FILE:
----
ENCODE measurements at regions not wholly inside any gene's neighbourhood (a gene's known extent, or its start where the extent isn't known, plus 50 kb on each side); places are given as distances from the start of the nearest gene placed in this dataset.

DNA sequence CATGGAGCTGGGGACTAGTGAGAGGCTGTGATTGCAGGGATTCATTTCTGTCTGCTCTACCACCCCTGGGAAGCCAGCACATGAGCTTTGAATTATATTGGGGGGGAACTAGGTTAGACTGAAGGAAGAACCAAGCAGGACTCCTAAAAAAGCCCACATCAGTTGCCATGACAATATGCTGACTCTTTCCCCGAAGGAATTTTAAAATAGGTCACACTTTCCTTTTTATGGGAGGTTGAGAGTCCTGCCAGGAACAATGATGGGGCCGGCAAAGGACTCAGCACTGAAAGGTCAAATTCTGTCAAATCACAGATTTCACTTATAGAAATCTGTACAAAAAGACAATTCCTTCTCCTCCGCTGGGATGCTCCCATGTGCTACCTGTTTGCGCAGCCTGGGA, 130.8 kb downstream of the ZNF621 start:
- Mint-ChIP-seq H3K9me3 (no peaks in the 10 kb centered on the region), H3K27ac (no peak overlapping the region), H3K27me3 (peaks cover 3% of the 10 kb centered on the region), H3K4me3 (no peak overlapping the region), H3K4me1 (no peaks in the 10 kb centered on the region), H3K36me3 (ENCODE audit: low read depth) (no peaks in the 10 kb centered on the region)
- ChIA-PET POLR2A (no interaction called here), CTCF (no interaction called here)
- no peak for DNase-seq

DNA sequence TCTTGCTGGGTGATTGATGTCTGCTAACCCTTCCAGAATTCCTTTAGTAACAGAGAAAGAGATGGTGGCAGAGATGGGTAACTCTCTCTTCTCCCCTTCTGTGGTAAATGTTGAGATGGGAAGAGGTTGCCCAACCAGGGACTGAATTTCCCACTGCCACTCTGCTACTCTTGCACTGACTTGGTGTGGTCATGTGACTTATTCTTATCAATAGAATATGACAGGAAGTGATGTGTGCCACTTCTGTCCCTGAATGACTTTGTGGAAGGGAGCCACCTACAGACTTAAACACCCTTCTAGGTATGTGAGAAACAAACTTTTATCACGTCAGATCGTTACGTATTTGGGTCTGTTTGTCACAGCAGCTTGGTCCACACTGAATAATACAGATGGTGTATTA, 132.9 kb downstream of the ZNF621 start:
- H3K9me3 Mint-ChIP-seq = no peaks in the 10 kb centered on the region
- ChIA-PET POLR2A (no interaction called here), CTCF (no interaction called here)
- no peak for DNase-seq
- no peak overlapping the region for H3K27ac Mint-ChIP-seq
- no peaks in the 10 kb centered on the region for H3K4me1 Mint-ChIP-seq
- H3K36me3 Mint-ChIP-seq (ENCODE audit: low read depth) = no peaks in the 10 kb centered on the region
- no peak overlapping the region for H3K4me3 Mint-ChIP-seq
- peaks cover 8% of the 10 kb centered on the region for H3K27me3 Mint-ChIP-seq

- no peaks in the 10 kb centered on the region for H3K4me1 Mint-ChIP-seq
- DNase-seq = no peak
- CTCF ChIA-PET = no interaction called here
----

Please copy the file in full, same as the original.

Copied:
ENCODE measurements at regions not wholly inside any gene's neighbourhood (a gene's known extent, or its start where the extent isn't known, plus 50 kb on each side); places are given as distances from the start of the nearest gene placed in this dataset.

DNA sequence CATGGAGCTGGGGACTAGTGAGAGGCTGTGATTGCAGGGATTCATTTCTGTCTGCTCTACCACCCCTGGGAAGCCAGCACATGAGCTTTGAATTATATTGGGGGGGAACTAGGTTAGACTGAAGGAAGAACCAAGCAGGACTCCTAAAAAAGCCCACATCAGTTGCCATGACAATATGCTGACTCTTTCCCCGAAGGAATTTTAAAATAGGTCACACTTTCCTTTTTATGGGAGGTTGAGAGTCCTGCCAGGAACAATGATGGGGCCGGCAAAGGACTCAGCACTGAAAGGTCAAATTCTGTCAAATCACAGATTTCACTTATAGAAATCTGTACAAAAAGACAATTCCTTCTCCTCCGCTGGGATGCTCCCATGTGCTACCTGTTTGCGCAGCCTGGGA, 130.8 kb downstream of the ZNF621 start:
- Mint-ChIP-seq H3K9me3 (no peaks in the 10 kb centered on the region), H3K27ac (no peak overlapping the region), H3K27me3 (peaks cover 3% of the 10 kb centered on the region), H3K4me3 (no peak overlapping the region), H3K4me1 (no peaks in the 10 kb centered on the region), H3K36me3 (ENCODE audit: low read depth) (no peaks in the 10 kb centered on the region)
- ChIA-PET POLR2A (no interaction called here), CTCF (no interaction called here)
- no peak for DNase-seq

DNA sequence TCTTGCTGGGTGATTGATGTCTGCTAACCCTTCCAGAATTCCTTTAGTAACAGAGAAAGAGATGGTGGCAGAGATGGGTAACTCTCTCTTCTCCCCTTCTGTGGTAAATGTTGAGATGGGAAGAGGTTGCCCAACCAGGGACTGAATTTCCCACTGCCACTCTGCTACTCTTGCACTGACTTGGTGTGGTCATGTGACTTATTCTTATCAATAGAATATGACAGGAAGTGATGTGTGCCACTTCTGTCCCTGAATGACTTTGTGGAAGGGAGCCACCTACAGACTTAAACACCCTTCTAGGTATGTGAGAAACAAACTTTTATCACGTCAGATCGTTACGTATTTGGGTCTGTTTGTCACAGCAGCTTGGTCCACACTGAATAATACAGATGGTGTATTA, 132.9 kb downstream of the ZNF621 start:
- H3K9me3 Mint-ChIP-seq = no peaks in the 10 kb centered on the region
- ChIA-PET POLR2A (no interaction called here), CTCF (no interaction called here)
- no peak for DNase-seq
- no peak overlapping the region for H3K27ac Mint-ChIP-seq
- no peaks in the 10 kb centered on the region for H3K4me1 Mint-ChIP-seq
- H3K36me3 Mint-ChIP-seq (ENCODE audit: low read depth) = no peaks in the 10 kb centered on the region
- no peak overlapping the region for H3K4me3 Mint-ChIP-seq
- peaks cover 8% of the 10 kb centered on the region for H3K27me3 Mint-ChIP-seq

- no peaks in the 10 kb centered on the region for H3K4me1 Mint-ChIP-seq
- DNase-seq = no peak
- CTCF ChIA-PET = no interaction called here